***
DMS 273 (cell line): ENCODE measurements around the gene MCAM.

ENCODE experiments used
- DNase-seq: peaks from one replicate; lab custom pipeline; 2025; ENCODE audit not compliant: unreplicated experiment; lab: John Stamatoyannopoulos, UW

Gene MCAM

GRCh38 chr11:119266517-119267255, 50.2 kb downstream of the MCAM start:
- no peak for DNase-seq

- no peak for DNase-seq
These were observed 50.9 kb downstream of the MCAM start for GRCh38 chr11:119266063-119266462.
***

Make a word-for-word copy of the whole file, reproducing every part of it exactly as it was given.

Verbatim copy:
DMS 273 (cell line): ENCODE measurements around the gene MCAM.

ENCODE experiments used
- DNase-seq: peaks from one replicate; lab custom pipeline; 2025; ENCODE audit not compliant: unreplicated experiment; lab: John Stamatoyannopoulos, UW

Gene MCAM

GRCh38 chr11:119266517-119267255, 50.2 kb downstream of the MCAM start:
- no peak for DNase-seq

- no peak for DNase-seq
These were observed 50.9 kb downstream of the MCAM start for GRCh38 chr11:119266063-119266462.